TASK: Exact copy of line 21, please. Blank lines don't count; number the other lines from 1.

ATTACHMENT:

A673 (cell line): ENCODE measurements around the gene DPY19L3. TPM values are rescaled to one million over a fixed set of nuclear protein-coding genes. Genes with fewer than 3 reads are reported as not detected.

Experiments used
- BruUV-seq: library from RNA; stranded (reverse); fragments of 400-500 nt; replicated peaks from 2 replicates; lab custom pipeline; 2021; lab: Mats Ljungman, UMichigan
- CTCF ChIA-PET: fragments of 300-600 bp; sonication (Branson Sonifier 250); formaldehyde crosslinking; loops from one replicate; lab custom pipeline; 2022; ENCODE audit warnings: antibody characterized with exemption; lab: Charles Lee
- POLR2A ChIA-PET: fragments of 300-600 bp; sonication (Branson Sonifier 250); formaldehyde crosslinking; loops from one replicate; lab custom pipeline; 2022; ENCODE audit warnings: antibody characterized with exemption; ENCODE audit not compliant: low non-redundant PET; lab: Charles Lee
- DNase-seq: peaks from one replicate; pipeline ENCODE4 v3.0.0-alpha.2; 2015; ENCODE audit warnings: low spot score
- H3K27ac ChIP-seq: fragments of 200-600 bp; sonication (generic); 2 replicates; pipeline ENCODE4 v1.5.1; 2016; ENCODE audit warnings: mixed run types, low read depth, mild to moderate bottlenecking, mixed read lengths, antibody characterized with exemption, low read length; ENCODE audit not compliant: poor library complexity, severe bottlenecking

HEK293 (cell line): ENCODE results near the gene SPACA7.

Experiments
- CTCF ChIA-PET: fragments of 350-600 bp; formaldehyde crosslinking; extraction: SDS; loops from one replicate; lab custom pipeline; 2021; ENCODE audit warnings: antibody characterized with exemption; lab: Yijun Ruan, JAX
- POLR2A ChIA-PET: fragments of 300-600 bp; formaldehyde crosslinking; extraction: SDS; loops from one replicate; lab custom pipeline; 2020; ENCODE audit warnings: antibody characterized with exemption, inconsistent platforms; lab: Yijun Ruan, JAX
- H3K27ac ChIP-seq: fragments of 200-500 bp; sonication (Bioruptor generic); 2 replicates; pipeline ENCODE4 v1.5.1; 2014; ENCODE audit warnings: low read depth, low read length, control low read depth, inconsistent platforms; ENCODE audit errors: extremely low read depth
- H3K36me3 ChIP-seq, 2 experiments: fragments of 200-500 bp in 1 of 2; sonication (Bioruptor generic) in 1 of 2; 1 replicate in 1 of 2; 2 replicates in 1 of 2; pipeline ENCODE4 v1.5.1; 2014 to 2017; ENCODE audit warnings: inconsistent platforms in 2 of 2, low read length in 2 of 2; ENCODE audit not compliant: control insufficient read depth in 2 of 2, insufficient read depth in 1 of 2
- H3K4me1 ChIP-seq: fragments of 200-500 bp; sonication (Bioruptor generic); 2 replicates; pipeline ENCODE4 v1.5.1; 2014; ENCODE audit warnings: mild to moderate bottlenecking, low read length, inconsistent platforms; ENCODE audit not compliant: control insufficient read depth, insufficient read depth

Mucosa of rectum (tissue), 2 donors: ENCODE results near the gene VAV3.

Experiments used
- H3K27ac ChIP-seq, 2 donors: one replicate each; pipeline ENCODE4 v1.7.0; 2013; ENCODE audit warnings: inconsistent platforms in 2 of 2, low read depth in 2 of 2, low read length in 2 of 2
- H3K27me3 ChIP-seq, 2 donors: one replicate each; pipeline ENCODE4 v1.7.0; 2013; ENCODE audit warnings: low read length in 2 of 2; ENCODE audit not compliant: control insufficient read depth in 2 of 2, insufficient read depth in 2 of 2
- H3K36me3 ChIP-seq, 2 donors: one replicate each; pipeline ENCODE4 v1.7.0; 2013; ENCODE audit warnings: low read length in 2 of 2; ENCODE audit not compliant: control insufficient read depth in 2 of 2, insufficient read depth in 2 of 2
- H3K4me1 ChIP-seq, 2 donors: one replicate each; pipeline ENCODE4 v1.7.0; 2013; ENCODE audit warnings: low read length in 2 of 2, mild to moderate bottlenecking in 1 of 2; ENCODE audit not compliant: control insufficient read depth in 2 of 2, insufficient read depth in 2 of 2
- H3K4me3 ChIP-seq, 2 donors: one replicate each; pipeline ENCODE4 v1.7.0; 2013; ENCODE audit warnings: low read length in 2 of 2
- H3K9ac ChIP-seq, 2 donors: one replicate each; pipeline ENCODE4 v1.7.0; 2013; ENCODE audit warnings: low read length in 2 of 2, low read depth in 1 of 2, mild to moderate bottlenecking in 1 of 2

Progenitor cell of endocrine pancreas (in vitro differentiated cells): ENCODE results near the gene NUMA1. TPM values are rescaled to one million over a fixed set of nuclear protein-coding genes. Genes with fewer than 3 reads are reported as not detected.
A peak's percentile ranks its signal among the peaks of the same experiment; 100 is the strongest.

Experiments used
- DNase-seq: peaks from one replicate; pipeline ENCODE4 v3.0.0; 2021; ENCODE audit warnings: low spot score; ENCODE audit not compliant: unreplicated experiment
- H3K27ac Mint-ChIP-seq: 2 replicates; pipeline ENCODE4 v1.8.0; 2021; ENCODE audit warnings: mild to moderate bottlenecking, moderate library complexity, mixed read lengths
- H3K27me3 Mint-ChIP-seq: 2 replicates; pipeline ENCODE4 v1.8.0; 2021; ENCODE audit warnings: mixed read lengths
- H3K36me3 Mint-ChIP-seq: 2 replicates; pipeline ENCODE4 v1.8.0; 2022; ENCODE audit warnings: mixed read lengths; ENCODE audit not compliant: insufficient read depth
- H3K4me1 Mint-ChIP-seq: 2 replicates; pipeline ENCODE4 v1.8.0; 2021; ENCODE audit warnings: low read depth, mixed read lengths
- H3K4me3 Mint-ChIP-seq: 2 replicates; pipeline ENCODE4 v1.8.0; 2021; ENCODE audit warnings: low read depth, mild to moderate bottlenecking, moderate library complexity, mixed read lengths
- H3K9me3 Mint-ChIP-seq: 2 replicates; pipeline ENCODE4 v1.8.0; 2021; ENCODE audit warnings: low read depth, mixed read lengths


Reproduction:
- H3K4me3 ChIP-seq, 2 donors: one replicate each; pipeline ENCODE4 v1.7.0; 2013; ENCODE audit warnings: low read length in 2 of 2